TULSA, Okla. — A solar flare from the sun that erupted last Thursday has given Oklahomans a chance to see the "Northern Lights."
The solar flare interacts with the upper layers of Earth to create the Aurora Borealis, which is usually only seen in the northern-most latitudes of the globe. However, the Northern Lights have been possibly visible just above the horizon as far south as Oklahoma as of late thanks to Thursday's solar flare.
That flare is the second-strongest of the year and classified as a G3 — the third level of the NOAA or "National Oceanic and Atmospheric Administration" five-tier geomagnetic storm scale.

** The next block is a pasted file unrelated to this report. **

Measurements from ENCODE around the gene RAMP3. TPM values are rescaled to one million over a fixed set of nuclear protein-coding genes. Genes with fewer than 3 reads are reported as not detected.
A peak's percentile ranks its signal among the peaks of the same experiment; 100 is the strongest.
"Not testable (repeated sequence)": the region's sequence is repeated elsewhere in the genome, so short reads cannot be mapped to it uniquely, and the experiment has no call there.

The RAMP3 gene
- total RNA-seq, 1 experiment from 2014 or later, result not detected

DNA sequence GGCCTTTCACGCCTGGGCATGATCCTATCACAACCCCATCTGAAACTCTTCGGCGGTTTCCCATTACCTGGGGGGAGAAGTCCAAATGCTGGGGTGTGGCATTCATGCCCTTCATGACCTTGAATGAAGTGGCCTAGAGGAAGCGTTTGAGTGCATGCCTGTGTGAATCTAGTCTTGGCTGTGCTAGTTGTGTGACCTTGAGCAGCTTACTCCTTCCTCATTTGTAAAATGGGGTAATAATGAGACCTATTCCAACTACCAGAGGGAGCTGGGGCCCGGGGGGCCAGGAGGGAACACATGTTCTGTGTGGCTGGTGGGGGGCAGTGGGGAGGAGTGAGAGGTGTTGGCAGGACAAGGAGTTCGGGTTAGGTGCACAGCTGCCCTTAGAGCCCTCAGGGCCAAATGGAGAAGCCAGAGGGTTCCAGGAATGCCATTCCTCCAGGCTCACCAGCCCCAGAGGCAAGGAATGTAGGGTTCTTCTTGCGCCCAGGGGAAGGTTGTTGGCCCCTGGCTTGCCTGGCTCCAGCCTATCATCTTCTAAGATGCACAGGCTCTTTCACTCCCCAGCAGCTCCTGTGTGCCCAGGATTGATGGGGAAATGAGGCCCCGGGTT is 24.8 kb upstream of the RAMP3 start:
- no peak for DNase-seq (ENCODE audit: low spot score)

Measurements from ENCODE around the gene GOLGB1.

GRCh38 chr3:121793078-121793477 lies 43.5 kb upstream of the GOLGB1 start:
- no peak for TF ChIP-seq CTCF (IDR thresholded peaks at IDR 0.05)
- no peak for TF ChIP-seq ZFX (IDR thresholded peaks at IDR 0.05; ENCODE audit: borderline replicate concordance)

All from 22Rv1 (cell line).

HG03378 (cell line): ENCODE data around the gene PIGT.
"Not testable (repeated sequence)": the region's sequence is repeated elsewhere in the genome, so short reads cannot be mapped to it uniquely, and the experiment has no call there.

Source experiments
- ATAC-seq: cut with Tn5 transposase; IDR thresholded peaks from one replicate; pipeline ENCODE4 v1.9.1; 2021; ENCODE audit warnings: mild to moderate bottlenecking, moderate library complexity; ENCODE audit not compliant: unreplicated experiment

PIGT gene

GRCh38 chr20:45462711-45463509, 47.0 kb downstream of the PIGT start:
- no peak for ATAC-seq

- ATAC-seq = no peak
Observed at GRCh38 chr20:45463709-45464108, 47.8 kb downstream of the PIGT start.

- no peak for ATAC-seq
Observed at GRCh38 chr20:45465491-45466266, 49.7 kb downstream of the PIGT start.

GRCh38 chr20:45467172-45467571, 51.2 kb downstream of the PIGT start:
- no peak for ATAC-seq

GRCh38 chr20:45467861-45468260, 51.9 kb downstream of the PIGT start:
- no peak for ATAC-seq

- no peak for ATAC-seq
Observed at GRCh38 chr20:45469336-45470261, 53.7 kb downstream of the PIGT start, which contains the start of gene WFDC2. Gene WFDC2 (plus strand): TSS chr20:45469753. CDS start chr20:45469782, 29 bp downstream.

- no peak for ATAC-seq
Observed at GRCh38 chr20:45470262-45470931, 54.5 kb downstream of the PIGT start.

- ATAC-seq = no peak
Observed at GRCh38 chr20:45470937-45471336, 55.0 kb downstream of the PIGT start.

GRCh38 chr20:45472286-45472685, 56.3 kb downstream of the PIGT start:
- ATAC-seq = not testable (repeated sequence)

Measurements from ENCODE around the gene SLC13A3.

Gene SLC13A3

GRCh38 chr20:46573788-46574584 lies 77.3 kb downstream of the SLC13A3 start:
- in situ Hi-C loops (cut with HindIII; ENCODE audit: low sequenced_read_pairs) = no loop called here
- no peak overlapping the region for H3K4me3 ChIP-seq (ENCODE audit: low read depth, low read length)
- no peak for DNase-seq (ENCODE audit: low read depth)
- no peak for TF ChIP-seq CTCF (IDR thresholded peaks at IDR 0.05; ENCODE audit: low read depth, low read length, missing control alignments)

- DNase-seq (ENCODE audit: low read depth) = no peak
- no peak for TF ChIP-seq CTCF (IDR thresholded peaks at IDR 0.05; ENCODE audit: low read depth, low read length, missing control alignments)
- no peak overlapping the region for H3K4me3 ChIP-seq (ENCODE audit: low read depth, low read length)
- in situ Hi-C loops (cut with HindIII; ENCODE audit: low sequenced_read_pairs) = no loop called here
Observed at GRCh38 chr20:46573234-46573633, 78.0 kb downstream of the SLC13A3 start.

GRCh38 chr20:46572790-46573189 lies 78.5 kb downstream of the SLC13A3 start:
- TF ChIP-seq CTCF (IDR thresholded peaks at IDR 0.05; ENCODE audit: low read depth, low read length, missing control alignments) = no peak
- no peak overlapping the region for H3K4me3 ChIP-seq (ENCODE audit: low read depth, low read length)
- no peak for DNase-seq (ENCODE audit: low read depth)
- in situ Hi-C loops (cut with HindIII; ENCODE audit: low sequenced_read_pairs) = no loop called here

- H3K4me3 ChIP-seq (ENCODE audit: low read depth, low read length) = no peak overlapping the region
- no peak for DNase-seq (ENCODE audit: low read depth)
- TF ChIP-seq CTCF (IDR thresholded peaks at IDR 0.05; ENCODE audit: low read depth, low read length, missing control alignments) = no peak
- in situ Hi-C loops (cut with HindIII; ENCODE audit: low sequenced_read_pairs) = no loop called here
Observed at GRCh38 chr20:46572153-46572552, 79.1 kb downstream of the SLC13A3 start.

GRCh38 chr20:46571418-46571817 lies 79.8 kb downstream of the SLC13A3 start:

Originally, our 2 News meteorologists said to have a chance to see the display, Oklahomans needed to get completely away from city light pollution and have a great view of the horizon. Turns out the lights made an appearance on Wednesday night of this week.
Photographer Paul Smith caught the display from Grainola, Oklahoma last night. They could have been seen last weekend, but they were just delayed a few days. They could not be seen with the naked eye. Only in photos.
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